She has all of the usual teenage worries, but discusses them in a manner which is full of wisdom. We really see her grow – and flourish – as time moves on. I loved the way in which she mixes social commentary with what is happening in her own life; this begins far before the Second World War period, which is comprehensively covered. Throughout, Pratt is philosophical; in 1933, she asks herself: ‘What is one to do when one seems possessed of ideas and ideals too big for one’s meagre capabilities?’

Until A Notable Woman was published, nobody had read Pratt’s journals. Their publication is a gift; I dare anyone to not be entirely charmed by Pratt, and her words. They are, as Garfield comments, ‘a revelation and a joy’. Garfield goes on to say that when friends would ask about Pratt’s writing style, he could think of nothing better than ‘Virginia Woolf meets Caitlin Moran’ – two authors whom I very much enjoy. Had I not already been intrigued by learning more about Pratt, this comment certainly would have made me pick up a copy of A Notable Woman.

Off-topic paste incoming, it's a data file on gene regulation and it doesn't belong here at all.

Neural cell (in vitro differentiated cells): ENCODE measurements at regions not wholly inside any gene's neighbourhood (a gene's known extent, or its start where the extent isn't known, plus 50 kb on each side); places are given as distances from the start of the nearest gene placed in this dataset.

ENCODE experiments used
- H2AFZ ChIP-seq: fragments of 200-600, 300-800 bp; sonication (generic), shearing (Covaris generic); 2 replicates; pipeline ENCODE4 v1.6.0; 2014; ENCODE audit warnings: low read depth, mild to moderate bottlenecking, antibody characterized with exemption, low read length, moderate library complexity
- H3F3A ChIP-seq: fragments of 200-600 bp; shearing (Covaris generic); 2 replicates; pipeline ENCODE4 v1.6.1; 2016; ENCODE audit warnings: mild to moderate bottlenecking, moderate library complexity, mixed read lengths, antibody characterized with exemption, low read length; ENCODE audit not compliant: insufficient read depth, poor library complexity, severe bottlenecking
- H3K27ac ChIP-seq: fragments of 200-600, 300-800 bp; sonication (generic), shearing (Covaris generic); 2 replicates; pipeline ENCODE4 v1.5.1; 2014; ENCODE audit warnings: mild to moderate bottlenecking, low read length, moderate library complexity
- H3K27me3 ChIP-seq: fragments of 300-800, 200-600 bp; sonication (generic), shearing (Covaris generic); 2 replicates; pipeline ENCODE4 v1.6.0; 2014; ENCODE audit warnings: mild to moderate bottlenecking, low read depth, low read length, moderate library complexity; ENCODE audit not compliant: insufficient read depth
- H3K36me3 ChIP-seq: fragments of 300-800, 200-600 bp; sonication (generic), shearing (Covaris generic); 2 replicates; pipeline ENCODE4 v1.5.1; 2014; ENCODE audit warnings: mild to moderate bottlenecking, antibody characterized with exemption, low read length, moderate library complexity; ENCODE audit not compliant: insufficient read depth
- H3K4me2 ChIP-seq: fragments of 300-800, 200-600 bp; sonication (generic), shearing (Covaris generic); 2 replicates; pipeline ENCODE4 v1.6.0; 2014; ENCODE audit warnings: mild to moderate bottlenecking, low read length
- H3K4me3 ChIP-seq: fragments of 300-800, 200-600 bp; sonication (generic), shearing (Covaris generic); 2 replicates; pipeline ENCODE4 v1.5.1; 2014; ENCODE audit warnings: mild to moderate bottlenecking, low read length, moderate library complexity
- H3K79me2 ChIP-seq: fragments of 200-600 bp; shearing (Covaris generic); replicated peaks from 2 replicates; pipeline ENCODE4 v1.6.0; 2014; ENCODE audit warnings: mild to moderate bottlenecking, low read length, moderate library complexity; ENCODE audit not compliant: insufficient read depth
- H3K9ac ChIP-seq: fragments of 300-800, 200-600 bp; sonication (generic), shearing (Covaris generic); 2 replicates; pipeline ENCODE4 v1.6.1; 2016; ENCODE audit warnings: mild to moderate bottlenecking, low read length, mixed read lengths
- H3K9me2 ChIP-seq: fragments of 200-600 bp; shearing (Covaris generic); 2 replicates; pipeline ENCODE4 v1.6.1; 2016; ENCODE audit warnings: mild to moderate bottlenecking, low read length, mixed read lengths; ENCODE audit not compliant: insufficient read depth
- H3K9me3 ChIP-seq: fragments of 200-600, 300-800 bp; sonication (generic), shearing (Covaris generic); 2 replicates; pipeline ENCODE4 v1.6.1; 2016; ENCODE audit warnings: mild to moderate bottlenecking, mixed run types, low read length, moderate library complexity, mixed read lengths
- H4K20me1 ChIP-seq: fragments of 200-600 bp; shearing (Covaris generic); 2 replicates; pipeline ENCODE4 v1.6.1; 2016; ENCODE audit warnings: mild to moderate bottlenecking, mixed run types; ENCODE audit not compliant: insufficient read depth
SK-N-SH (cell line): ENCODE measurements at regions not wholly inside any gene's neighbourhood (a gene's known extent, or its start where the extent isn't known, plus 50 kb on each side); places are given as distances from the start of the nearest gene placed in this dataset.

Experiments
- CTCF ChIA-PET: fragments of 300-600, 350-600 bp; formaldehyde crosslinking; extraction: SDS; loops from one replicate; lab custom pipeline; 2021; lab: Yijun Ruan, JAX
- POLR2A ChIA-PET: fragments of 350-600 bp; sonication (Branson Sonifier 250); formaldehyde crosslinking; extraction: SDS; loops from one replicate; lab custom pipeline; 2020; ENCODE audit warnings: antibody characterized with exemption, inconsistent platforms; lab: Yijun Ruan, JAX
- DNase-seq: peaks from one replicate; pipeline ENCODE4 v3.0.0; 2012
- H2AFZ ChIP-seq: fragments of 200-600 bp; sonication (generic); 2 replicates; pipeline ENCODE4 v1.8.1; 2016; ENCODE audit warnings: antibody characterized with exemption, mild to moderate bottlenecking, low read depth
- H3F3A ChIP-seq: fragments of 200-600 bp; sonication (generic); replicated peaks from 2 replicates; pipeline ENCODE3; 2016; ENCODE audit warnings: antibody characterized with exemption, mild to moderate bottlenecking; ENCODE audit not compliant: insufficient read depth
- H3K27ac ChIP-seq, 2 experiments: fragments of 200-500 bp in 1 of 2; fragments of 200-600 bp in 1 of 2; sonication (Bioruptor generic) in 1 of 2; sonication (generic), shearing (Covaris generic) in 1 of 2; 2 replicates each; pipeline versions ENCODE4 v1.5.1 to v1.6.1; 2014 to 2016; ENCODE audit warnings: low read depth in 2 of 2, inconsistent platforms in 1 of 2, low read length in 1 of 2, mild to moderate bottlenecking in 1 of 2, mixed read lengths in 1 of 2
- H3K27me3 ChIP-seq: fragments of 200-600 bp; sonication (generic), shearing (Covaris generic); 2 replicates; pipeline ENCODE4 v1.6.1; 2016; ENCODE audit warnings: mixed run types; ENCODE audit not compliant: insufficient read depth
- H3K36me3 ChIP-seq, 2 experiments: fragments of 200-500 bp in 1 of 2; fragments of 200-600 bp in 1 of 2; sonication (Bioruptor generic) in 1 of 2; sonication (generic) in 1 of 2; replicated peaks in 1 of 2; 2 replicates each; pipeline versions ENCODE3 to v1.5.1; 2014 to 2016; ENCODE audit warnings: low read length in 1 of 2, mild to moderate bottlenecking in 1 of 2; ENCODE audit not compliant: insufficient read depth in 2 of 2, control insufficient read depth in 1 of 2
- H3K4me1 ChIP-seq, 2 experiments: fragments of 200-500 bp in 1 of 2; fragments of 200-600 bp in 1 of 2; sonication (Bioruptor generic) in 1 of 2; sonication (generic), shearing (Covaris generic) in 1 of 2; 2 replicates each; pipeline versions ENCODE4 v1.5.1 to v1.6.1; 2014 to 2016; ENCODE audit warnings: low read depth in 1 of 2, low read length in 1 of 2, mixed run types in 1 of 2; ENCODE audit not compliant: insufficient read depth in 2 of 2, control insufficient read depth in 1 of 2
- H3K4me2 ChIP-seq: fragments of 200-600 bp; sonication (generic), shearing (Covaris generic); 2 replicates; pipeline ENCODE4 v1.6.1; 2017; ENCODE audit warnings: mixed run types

I would love to read the rest of Pratt’s original journals; this edition contains only around a sixth of what Pratt penned. Her observations throughout are so clear, and I was fascinated to learn about what filled her days. I cannot recommend A Notable Woman highly enough; it is filled with the colourful, descriptive, vivid, and heartfelt reminiscences of a fascinating character, who lives her entire life with hope and warmth.